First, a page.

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Legal Malpractice Lawsuit - $33 Million Malpractice Suit Filed

Lawyers Handling the Sale of a Georgia Company Allegedly Blew The Deal and Face $33 Million Legal Malpractice Lawsuit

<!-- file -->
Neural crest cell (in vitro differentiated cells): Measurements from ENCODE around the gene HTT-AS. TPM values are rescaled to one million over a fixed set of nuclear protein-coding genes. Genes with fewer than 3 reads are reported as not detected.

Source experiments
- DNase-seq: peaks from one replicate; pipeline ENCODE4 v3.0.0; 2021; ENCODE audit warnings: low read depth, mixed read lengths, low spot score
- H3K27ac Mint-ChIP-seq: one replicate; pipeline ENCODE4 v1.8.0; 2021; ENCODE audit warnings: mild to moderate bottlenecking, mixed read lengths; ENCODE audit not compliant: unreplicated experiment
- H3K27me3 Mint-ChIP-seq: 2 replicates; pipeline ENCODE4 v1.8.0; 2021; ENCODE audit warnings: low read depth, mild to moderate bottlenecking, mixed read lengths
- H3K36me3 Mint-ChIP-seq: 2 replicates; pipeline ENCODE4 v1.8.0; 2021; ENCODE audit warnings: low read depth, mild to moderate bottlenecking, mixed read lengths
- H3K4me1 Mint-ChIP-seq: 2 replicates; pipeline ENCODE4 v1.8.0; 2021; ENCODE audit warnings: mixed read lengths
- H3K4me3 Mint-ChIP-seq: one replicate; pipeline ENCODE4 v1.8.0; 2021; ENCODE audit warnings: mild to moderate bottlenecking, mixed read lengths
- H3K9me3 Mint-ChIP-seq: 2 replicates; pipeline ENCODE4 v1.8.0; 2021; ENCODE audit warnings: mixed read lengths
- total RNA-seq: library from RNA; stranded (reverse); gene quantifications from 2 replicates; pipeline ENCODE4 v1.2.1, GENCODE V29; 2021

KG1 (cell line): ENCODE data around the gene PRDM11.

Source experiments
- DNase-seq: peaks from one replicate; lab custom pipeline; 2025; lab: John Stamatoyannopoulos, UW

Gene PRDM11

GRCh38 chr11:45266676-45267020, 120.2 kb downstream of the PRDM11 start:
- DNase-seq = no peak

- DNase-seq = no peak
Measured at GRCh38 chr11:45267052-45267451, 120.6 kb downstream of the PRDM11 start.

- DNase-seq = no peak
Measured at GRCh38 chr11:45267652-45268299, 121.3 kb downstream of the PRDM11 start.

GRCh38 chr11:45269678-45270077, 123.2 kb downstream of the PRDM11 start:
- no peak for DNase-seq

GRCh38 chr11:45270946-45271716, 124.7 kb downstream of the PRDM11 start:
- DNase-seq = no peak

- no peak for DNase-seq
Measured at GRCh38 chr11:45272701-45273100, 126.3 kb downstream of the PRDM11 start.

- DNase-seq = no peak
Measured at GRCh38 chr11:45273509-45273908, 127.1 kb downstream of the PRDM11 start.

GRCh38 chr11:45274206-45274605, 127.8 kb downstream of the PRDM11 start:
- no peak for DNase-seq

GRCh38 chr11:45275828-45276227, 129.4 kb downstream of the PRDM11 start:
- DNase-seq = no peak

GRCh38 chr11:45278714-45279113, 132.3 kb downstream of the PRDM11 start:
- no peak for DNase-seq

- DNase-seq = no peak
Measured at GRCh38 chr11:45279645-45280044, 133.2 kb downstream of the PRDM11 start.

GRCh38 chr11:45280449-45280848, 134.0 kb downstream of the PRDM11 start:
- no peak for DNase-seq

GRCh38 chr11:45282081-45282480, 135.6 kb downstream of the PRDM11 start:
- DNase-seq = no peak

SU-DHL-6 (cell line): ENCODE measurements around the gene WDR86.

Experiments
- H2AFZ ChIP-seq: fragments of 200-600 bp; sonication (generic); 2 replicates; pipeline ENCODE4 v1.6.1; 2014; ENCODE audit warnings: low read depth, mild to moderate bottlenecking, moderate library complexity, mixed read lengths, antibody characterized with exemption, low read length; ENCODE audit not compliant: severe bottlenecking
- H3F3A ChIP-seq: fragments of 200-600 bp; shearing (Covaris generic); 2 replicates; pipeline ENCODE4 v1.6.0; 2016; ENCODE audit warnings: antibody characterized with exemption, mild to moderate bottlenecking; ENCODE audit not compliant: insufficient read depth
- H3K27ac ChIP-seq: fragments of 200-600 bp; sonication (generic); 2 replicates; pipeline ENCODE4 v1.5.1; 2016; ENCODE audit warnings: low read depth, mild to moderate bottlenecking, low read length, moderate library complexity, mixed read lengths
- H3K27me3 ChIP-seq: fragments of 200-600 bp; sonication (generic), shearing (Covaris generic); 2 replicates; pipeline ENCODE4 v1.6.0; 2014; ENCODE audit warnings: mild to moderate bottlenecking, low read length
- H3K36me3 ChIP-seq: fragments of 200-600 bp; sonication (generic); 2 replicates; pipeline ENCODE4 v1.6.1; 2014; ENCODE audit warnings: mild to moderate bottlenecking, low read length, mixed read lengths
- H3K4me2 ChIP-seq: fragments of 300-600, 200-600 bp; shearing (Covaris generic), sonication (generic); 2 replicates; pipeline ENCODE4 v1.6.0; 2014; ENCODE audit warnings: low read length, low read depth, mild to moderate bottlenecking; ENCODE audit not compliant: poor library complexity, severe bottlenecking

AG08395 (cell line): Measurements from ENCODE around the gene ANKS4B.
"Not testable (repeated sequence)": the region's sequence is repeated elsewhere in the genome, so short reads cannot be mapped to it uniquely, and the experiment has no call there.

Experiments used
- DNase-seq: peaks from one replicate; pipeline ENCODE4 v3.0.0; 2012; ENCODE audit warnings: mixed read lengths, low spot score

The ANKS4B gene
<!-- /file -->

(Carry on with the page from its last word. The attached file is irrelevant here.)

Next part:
December 2, 2014 The onetime owners of a Kennesaw-based company are seeking more than $33 million in a legal malpractice suit against Womble Carlyle Sandridge & Rice and four lawyers over what the plaintiffs claim was a mishandled corporate sale. The former owners of American Viatical Services (AVS) sued the Womble firm, three partners--John "Sandy" Smith, Robert Ambler Jr. and James Connelly--and former partner Bernard Coleman Jr., who left the firm in 2012. The plaintiffs claim the law firm and its lawyers botched the sale of AVS and a related entity, AVS Underwriting, by failing to include control of AVS Underwriting as collateral if the deal collapsed. When the buyers defaulted, AVS founders Philip and Sharon Loy were stripped of AVS Underwriting, said their attorney, John Stivarius Jr. Philip Loy is now the salaried president of AVS Underwriting, said Stivarius, "Today, neither Phil nor Sharon has an ownership interest in AVS Underwriting," said Stivarius, and AVS has been destroyed. He filed the complaint in Fulton County Superior Court Nov. 18 with fellow Elarbee, Thompson, Sapp & Wilson partner Stanford Wilson. The defendants are represented by King & Spalding partner John Brumbaugh, who said via email that Womble does not discuss former or current clients in the media and that the firm and the lawyers will be defended "in the appropriate forum." According to the complaint, AVS and AVS Underwriting were founded in the mid-1990s, legally separate and distinct but "functionally equivalent [and] dependent upon each other for the 'business' associated with each." A viatical settlement is an arrangement in which someone sells the right to his life insurance policy to a third party for a lump-sum payment that is less than what the insured's estate would receive upon his death. Issuers of such settlements insure themselves against heavy losses resulting from viatical clients outliving their life expectancies by buying what is called "cost contingency insurance." According to court filings in an unrelated case, AVS was founded in 1994 to provide life expectancy evaluations for the cost contingency insurance market. Between 1994 and 1998, its primary business involved preparing analyses for AIDS or HIV-positive patients seeking a viatical settlement. Womble attorneys Coleman and Smith had helped in the formation of AVS Underwriting in 2004. In 2009, after fending off suitors offering as much as $31 million for the companies, the Loys retained the pair to help craft a deal selling the companies for $40 million. As detailed in the complaint, the buyer, Portsmith Securities Limited Malaysia, was to pay the Loys $7 million cash at closing and provide a secured promissory note for $12 million, payable over seven years at 8 percent interest. There were other regular payments based on AVS' working capital, annual earnout payments and post-sale employment agreements for the Loys, which included restrictive covenants and noncompete clauses. The deal also included the creation of a new company, which would ultimately be named Longevity Partners, to purchase the Loys' equity interests in AVS. The deal was worth $40 million or more over the life of the sale and purchase, the complaint said. The entire collateral for the promissory note was to be the Loys' stock and ownership interests in the businesses, which they would recover if Portsmith defaulted, the suit said. "The [letter of intent] clearly delineated the entire collateral for the Secured Promissory Note was the Loys' interests they were selling," the complaint said. "This was done to provide what was thought to be the ultimate protection of the Loys in the event of default of the promissory note by the purchaser." But in hashing out the terms of the letter of intent and in subsequent documents, Coleman and Smith failed to delineate AVS and AVS Underwriting as "legally distinct entities," even though they had helped set up AVS Underwriting years earlier, the complaint said. As the deal neared fruition, Coleman asked Philip Loy about the relationship between AVS and AVS Underwriting, and Loy explained that AVS Underwriting "was part of the business but he thought it of it more as d/b/a [doing business as] than as a separate entity company," the suit said. In an email, Loy told Coleman "AVS Underwriting does not file a tax return as no money is posted to that company even though most checks are made out to AVS Underwriting." Despite a substantial exchange of correspondence among the Loys, their lawyers and those representing the buyers, the complaint said, the Womble attorneys "failed to change the security agreement to reflect that [the Loys'] equity interests should include AVS Underwriting and failed to communicate to Philip Loy or Sharon Loy the significance on the entire sale of not including AVS Underwriting as the collateral for the secured promissory note." The deal went through and the Loys received their initial payment, Stivarius said. Then Longevity defaulted. The Loys entered into a forbearance agreement in 2011, but Longevity defaulted on that as well. In December 2012, the Loys executed their right to have the collateral reassigned to them, "under the belief that the 'business' sold to buyer would be completely returned to them," the complaint said. In arranging the reassignment, "Womble once again chose to remain silent regarding the lack of adequate collateralization of the loan, that the Loys were a risk of losing the value of the bargained transaction and that they had lost effectively all leverage to compel that the deal be cured or have the full return of their business," the complaint said. Between the time of the sale and the default, Longevity had shifted many of AVS' operations to AVS Underwriting, the complaint said, and when AVS was returned to the Loys, "it was effectively a shell of the company." They were told Longevity now owned AVS Underwriting and all of its contracts and accounts receivables and were "banned from the office and unable to participate in the operation of the companies they had founded." In November 2012, Philip Loy sued Longevity in Fulton County Superior Court, again turning to Womble for counsel: Ambler and Connelly handled that suit, with Connelly advising that, for an estimated $160,000 in fees, "he could get both companies back," the malpractice suit said. In December 2012, AVS Underwriting and Longevity sued Philip Loy and AVS in Cherokee County Superior Court. Originally posted by Greg Land for the Daily Report Full story here. Ball and Bonholtzer - Legal Malpractice Lawsuit Trial Lawyers - Los Angeles